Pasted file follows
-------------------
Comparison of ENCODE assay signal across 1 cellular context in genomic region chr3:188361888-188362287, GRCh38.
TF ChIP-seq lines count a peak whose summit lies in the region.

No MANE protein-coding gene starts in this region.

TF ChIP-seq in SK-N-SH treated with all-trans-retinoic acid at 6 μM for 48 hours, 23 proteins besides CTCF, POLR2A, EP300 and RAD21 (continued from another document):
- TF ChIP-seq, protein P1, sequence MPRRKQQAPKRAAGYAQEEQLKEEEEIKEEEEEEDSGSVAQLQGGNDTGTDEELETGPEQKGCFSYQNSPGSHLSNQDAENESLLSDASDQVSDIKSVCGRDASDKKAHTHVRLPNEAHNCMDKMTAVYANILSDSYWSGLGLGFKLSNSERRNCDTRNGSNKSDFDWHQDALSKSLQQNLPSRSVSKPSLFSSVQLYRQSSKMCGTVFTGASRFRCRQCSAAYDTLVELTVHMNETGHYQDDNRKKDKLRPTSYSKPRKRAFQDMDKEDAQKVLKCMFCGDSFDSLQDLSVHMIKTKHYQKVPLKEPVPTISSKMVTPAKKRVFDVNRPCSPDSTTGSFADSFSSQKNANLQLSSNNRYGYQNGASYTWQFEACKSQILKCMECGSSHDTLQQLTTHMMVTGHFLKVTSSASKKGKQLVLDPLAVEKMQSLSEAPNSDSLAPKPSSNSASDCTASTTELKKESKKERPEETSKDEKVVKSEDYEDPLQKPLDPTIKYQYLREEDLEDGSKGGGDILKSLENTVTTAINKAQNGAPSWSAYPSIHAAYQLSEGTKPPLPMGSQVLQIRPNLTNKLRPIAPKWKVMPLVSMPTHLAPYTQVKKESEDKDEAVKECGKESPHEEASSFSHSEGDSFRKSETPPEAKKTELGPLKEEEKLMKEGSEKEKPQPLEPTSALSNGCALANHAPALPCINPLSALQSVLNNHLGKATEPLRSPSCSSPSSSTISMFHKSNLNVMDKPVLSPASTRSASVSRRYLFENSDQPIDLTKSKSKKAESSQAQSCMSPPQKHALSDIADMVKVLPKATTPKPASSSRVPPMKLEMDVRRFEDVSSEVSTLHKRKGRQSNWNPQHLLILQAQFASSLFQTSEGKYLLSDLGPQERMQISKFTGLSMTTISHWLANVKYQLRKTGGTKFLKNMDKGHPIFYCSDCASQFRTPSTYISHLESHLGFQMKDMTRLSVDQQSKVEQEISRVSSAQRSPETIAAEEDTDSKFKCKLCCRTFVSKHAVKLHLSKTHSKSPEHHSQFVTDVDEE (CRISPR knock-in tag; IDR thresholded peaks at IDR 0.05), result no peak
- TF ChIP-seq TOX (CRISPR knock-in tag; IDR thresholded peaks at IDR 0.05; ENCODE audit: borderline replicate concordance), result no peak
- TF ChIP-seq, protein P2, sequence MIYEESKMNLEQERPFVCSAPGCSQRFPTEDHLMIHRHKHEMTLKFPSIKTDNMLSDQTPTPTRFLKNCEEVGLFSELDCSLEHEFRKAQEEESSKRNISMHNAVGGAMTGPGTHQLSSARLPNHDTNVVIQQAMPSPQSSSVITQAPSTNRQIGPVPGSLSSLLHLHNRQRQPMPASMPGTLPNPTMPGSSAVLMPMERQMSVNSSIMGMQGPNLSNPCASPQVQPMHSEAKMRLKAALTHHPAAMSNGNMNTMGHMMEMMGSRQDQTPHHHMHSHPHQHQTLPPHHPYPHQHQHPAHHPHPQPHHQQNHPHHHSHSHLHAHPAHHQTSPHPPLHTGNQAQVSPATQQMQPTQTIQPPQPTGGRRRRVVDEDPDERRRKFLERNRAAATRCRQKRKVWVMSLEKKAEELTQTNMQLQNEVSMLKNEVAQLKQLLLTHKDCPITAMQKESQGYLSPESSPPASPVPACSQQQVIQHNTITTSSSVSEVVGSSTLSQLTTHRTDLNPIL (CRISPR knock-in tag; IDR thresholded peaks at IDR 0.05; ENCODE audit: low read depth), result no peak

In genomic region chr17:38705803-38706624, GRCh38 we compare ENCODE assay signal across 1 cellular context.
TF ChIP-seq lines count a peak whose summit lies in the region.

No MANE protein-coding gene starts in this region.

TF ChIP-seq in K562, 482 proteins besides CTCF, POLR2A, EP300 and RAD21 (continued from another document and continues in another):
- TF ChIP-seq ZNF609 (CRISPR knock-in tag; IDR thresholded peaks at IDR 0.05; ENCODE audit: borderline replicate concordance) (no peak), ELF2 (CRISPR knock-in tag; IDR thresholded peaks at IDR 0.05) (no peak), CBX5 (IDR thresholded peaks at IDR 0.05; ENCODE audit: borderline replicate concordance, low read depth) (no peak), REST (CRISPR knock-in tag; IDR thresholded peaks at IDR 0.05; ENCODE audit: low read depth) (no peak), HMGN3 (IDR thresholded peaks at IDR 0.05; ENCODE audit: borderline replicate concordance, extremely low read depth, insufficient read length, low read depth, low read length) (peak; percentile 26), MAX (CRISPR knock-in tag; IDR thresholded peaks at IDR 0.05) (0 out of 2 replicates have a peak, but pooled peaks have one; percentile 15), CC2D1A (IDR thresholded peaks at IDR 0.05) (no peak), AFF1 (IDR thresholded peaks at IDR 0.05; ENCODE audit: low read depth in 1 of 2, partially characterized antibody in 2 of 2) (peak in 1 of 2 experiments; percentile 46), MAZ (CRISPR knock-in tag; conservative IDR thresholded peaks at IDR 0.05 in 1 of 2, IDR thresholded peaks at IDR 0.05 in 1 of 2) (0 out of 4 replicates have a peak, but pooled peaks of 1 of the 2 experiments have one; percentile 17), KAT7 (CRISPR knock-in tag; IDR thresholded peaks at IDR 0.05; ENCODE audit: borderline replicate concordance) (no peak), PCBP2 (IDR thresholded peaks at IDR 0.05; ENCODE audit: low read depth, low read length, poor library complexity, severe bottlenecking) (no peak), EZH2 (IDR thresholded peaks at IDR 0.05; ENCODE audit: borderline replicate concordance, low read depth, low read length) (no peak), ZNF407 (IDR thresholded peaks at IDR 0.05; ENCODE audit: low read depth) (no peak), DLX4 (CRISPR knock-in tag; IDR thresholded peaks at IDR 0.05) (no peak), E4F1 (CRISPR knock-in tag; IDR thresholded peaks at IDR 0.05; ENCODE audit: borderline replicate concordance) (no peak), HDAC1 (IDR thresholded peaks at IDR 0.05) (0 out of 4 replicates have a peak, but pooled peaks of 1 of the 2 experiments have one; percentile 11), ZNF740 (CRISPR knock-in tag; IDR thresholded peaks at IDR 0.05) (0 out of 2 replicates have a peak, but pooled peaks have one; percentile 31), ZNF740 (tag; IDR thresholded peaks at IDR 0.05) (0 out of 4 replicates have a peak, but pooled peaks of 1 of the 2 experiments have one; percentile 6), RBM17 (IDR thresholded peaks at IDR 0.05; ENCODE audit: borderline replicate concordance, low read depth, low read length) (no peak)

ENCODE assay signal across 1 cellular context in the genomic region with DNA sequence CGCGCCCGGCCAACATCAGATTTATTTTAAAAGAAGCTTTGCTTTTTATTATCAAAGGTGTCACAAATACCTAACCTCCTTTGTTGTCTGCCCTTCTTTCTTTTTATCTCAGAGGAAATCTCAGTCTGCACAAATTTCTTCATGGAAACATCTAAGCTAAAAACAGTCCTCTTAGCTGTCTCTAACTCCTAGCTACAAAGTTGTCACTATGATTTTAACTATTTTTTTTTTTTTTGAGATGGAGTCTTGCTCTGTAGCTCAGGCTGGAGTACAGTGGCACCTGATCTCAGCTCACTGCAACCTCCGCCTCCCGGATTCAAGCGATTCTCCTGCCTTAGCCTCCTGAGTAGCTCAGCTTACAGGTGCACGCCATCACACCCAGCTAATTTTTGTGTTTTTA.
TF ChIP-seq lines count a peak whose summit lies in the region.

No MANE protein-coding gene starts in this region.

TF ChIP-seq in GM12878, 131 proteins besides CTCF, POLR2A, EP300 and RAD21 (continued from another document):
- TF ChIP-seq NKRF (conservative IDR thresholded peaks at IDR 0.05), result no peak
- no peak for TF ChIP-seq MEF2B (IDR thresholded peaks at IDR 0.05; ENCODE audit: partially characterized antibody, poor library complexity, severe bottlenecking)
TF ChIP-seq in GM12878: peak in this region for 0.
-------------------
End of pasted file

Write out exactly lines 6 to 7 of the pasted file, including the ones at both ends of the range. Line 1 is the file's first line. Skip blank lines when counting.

- TF ChIP-seq TOX (CRISPR knock-in tag; IDR thresholded peaks at IDR 0.05; ENCODE audit: borderline replicate concordance), result no peak
- TF ChIP-seq, protein P2, sequence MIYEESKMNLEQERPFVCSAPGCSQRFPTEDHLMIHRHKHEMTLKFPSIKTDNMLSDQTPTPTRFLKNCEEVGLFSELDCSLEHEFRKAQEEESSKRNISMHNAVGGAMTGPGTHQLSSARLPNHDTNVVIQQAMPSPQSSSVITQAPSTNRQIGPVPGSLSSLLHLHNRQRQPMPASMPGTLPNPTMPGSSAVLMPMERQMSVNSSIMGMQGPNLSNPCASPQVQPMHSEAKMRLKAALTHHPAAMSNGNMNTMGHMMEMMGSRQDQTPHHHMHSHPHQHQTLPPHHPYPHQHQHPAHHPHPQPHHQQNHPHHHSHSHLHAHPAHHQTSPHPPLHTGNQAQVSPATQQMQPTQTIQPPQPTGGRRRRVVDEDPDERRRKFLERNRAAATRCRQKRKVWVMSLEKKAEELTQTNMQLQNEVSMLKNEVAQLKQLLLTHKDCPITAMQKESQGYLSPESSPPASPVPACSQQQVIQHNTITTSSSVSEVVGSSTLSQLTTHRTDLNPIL (CRISPR knock-in tag; IDR thresholded peaks at IDR 0.05; ENCODE audit: low read depth), result no peak